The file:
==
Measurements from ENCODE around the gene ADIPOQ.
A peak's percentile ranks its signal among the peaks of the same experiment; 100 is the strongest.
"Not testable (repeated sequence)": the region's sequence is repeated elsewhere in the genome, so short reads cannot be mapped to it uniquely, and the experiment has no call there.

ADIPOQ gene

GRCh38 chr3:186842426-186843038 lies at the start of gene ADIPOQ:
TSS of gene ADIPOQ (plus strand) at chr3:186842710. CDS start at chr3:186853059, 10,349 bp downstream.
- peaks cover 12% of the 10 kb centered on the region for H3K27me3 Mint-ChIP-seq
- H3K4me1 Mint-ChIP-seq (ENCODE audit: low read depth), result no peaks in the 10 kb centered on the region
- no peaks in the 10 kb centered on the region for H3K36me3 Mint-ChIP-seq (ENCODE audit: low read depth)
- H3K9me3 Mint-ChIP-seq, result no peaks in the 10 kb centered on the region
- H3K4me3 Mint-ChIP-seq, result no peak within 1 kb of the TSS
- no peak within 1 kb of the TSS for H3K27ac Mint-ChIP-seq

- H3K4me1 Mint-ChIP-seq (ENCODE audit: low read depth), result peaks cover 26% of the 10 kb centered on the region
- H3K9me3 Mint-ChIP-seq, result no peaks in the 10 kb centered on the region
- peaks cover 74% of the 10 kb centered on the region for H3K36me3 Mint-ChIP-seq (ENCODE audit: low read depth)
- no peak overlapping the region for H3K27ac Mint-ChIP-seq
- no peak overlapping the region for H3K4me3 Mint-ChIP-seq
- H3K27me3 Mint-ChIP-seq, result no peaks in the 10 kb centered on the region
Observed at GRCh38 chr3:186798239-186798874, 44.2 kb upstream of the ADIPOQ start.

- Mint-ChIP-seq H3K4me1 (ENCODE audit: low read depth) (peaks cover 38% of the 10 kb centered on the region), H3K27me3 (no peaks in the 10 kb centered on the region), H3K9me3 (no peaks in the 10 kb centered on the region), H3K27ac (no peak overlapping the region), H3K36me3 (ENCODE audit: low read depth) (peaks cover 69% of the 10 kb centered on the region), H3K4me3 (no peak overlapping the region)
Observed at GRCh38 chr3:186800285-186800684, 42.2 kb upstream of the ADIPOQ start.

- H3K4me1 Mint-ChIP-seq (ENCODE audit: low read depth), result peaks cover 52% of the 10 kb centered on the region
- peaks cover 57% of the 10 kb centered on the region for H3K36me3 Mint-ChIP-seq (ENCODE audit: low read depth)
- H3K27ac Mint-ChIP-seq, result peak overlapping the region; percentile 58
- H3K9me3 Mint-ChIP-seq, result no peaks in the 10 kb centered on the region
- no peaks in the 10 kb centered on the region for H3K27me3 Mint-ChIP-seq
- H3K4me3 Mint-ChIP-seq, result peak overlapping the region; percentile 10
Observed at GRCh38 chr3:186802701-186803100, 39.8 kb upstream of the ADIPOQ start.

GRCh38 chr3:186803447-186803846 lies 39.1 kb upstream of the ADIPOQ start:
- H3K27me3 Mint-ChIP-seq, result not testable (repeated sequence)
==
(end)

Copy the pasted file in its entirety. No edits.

Measurements from ENCODE around the gene ADIPOQ.
A peak's percentile ranks its signal among the peaks of the same experiment; 100 is the strongest.
"Not testable (repeated sequence)": the region's sequence is repeated elsewhere in the genome, so short reads cannot be mapped to it uniquely, and the experiment has no call there.

ADIPOQ gene

GRCh38 chr3:186842426-186843038 lies at the start of gene ADIPOQ:
TSS of gene ADIPOQ (plus strand) at chr3:186842710. CDS start at chr3:186853059, 10,349 bp downstream.
- peaks cover 12% of the 10 kb centered on the region for H3K27me3 Mint-ChIP-seq
- H3K4me1 Mint-ChIP-seq (ENCODE audit: low read depth), result no peaks in the 10 kb centered on the region
- no peaks in the 10 kb centered on the region for H3K36me3 Mint-ChIP-seq (ENCODE audit: low read depth)
- H3K9me3 Mint-ChIP-seq, result no peaks in the 10 kb centered on the region
- H3K4me3 Mint-ChIP-seq, result no peak within 1 kb of the TSS
- no peak within 1 kb of the TSS for H3K27ac Mint-ChIP-seq

- H3K4me1 Mint-ChIP-seq (ENCODE audit: low read depth), result peaks cover 26% of the 10 kb centered on the region
- H3K9me3 Mint-ChIP-seq, result no peaks in the 10 kb centered on the region
- peaks cover 74% of the 10 kb centered on the region for H3K36me3 Mint-ChIP-seq (ENCODE audit: low read depth)
- no peak overlapping the region for H3K27ac Mint-ChIP-seq
- no peak overlapping the region for H3K4me3 Mint-ChIP-seq
- H3K27me3 Mint-ChIP-seq, result no peaks in the 10 kb centered on the region
Observed at GRCh38 chr3:186798239-186798874, 44.2 kb upstream of the ADIPOQ start.

- Mint-ChIP-seq H3K4me1 (ENCODE audit: low read depth) (peaks cover 38% of the 10 kb centered on the region), H3K27me3 (no peaks in the 10 kb centered on the region), H3K9me3 (no peaks in the 10 kb centered on the region), H3K27ac (no peak overlapping the region), H3K36me3 (ENCODE audit: low read depth) (peaks cover 69% of the 10 kb centered on the region), H3K4me3 (no peak overlapping the region)
Observed at GRCh38 chr3:186800285-186800684, 42.2 kb upstream of the ADIPOQ start.

- H3K4me1 Mint-ChIP-seq (ENCODE audit: low read depth), result peaks cover 52% of the 10 kb centered on the region
- peaks cover 57% of the 10 kb centered on the region for H3K36me3 Mint-ChIP-seq (ENCODE audit: low read depth)
- H3K27ac Mint-ChIP-seq, result peak overlapping the region; percentile 58
- H3K9me3 Mint-ChIP-seq, result no peaks in the 10 kb centered on the region
- no peaks in the 10 kb centered on the region for H3K27me3 Mint-ChIP-seq
- H3K4me3 Mint-ChIP-seq, result peak overlapping the region; percentile 10
Observed at GRCh38 chr3:186802701-186803100, 39.8 kb upstream of the ADIPOQ start.

GRCh38 chr3:186803447-186803846 lies 39.1 kb upstream of the ADIPOQ start:
- H3K27me3 Mint-ChIP-seq, result not testable (repeated sequence)